View Full Version : Chi Sau tech question?

05-15-2000, 04:50 PM
Hi, I was recently trying to post a reply to Sandmans "Inside or outside" but I could not access the topic right now and will post my full interpretatation of what I have learned when I can but for now wouldn't Pak sau on a straight punch done forcefully put you on the outside? I say this as you seemed to be saying that pak was an inside move.I think the trick is to put yourself on the outside by letting the opponent commit and therefore presenting his blind side to you.And now for my own question

What stance do you guys take when practicing Chi sau i.e. front stance/neutral stance or either or?I have been taught that there are no hard and fast rules.

"take the pebble from my hand"

[This message has been edited by flavour54 (edited 05-16-2000).]

05-15-2000, 09:13 PM
A pak sao, like most WC techniques, can be applied to either the inside or the outside of a strike. The one exception that comes to mind is the Bong Sao. We are taught that this is intended to be right against left and left against right. However, if you do bong with the wrong hand, there are things you can flow into, but bonging with the wrong hand puts you in a less advantageous position than bonging with the correct hand. But basically, WC techniques are ambidextrious.

Sandman2[Wing Chun]
05-16-2000, 09:23 PM
flavor54: Yes, you can do pac sao on the inside of the arm(ie: your arm is in tan/bong, they are in fook, use other hand to pac away the fook sau allowing you to punch forward with that arm), if fact, this is one of the very first chi sao techniques taught in our kwoon, once you begin using both arms and aren't just doing dan chi sao anymore. As far as stances, we usually start off in the Yee Chi Kim Yeung Ma, and turn/step when appropriate.

Sandman[Wing Chun]

05-17-2000, 04:21 AM
<BLOCKQUOTE><font size="-1">quote:</font><HR>Originally posted by Highlander:
The one exception that comes to mind is the Bong Sao. We are taught that this is intended to be right against left and left against right. However, if you do bong with the wrong hand, there are things you can flow into, but bonging with the wrong hand puts you in a less advantageous position than bonging with the correct hand.[/quote]

the way i see it you can bong sau to the inside or outside it makes no difference.
i was never taught that bong sau goes to the opposite side as you sated.

do you have the same theory concerning say quan sao? that its only a right to left or left to right?


05-17-2000, 06:18 AM
Hi All,

I am trying to post less and train more however here are a few thoughts;

Bong Sau is normally done to the opposite arm. There are indeed exceptions. However, one of the reasons Bong is done mostly to the opposite arm is due to the structure and the fact that one will turn with an excess of force from the opponent. Consider this; your opponenet throws a right punch which you deflect with a Bong Sau. His force is too strong for you so you turn, as a result of his force not your own. Now, if you have decided to meet his right arm with your right arm and you are forced to turn you will be facing away from your opponent. Also the structure will be wrong for you to properly dissipate his force. Of course, the answer would be to convert the Bong to a Taun but that is if you are sensitive enough. Again, this is not a hard and fast rule, you can do Bong to the same side it is just a little bit different.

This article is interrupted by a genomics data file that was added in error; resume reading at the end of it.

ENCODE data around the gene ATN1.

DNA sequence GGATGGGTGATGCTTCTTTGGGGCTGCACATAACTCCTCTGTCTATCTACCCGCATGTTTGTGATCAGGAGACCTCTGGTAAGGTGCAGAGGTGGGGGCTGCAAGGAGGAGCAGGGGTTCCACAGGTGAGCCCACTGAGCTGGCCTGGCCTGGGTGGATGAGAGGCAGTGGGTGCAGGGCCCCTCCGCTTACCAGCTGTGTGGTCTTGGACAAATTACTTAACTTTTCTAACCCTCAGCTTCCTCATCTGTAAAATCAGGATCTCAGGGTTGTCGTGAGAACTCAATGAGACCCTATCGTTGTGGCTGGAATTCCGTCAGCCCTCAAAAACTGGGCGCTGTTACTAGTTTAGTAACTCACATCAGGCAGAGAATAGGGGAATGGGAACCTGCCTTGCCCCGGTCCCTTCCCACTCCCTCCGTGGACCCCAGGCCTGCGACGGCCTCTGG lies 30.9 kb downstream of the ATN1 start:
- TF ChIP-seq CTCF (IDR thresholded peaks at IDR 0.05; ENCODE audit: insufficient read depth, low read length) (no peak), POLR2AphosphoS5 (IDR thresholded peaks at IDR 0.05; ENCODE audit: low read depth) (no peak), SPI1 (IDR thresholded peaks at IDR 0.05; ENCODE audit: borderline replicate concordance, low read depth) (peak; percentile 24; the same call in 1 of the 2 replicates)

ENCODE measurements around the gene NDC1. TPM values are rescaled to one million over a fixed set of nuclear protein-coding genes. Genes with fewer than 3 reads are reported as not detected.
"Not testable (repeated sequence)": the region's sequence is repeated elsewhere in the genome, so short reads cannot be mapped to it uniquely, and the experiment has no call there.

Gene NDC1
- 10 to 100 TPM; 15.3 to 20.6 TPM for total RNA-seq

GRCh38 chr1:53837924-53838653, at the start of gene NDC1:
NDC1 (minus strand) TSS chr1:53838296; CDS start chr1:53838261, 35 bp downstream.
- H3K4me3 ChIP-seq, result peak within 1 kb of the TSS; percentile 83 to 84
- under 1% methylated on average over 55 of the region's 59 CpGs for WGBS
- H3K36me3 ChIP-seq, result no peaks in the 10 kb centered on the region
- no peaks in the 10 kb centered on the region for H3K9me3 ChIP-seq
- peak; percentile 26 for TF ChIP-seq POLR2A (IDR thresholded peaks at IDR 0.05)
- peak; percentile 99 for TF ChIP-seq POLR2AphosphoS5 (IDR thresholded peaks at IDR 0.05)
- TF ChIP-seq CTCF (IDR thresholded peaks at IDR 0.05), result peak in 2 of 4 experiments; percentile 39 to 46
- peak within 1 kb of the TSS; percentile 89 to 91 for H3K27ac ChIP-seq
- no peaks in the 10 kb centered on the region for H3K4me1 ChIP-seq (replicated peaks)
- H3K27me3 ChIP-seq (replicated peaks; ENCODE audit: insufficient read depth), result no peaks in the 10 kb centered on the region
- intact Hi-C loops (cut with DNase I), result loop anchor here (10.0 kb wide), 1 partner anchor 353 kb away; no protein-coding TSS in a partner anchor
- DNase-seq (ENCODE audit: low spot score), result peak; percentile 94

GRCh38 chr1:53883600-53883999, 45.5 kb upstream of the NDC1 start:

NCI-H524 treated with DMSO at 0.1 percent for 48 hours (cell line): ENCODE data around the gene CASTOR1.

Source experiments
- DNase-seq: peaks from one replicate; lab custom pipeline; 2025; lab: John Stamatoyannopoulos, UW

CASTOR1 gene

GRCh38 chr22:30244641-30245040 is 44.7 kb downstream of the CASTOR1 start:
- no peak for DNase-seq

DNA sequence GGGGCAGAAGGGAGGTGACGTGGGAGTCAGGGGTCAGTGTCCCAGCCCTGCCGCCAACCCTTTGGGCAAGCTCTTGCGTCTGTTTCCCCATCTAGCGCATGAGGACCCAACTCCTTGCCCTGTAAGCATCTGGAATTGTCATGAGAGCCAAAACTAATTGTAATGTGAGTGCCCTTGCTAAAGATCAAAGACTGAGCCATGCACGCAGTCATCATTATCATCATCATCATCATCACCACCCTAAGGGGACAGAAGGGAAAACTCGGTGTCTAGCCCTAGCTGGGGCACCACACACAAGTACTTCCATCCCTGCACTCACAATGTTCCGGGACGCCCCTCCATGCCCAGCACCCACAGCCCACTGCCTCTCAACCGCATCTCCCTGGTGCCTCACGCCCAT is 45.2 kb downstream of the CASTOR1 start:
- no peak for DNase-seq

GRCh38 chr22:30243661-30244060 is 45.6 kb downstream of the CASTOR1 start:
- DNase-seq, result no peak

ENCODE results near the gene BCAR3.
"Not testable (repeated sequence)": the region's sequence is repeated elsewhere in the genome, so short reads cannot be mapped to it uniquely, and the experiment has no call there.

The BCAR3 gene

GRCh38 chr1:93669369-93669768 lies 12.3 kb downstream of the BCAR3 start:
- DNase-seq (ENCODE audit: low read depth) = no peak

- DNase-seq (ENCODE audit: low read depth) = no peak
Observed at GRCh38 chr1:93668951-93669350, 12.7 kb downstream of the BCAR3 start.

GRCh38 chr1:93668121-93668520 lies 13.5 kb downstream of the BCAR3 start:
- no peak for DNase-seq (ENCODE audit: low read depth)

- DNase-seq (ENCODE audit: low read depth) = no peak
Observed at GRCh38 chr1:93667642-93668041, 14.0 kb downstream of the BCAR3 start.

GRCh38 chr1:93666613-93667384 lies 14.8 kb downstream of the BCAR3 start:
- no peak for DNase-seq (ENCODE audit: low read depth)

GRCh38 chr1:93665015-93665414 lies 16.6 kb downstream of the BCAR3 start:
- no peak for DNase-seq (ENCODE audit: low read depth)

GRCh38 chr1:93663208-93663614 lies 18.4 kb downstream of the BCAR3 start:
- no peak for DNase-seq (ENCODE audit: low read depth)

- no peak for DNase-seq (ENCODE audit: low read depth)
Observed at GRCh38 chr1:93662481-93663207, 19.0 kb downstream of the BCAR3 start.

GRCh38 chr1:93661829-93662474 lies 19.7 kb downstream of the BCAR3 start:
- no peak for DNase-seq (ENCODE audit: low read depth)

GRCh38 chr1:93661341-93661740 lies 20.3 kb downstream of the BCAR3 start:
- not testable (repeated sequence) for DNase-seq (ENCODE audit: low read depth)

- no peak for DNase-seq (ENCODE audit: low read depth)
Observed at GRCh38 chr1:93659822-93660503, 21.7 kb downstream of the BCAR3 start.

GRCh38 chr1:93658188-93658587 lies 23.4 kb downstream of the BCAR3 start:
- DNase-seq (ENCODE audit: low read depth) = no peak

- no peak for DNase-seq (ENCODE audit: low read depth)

One final point to consider, all of your techniques should come as a result of what the opponent gives you. If you are posing Wu Sau Man Sau (Asking hands/prefighting posture or whatever you choose to call it) If the opponents force comes across the back of your hand and the force is going straight or towards your shoulder you would most likely be prodded into a Taun Sau. If however the force crosses your body and heads towards the opposite side a Bong would be more likely. So you see you can do Bong with either yhand depending on what is given to you. Oh, should the force/attack come to the palm side of your hand then a Pak could be used. Again, Pak can be either inside or outside.

To think in terms of this or that is limiting and does not allow you to explore the concepts of Wing Chun. If your Wing Chun is nothing more than a collection of "techniques" then I am afraid you have missed the boat and will fall victim to a rigid interpretation which a skilled fighter will be able to take advantage of.

Sorry, a couple of more things: I prefer to stay to the outside unless I am sure of my superiority over my opponent. Reason are simple it is easier to correct mistakes. The inside takes more skill and can be less forgiving. Not to say you will not be forced to fight there just my personal preference.

As to what stance, to start with is always the basic horse, then stepping forward and stance turning. In the end anything should go with any stance or combination of such.

Well that is my contribution for what it's worth. I'm back to lurking and training. /infopop/emoticons/icon_smile.gif Lord knows I need it.



05-17-2000, 08:34 PM
Nice post, Dave. You're obviously a very skilled practitioner...I'm very jealous, as I sit rubbing jow all over my bruises.

The thing that I *like* about wing chun is that it's not a "if he does this, then you do that" oriented art. I like the spontaneity (oh, I think I butchered that word), the flexibility, and the emphasis on reactive training. I keep centerline theory in my head, I pay attention to my technique, and the rest flows really well from the basic training we do every day. And I'm constantly surprised at my newfound ability to set up techniques and combos from my "pre-wing chun" days.

Just my 2 cents...

Reverend Tim

05-17-2000, 08:34 PM
There seems to be no nice way of putting this.
I hope you all do not attempt pak sao on the inside of a straight punch.
If you are talking about round punches or hooks then I agree.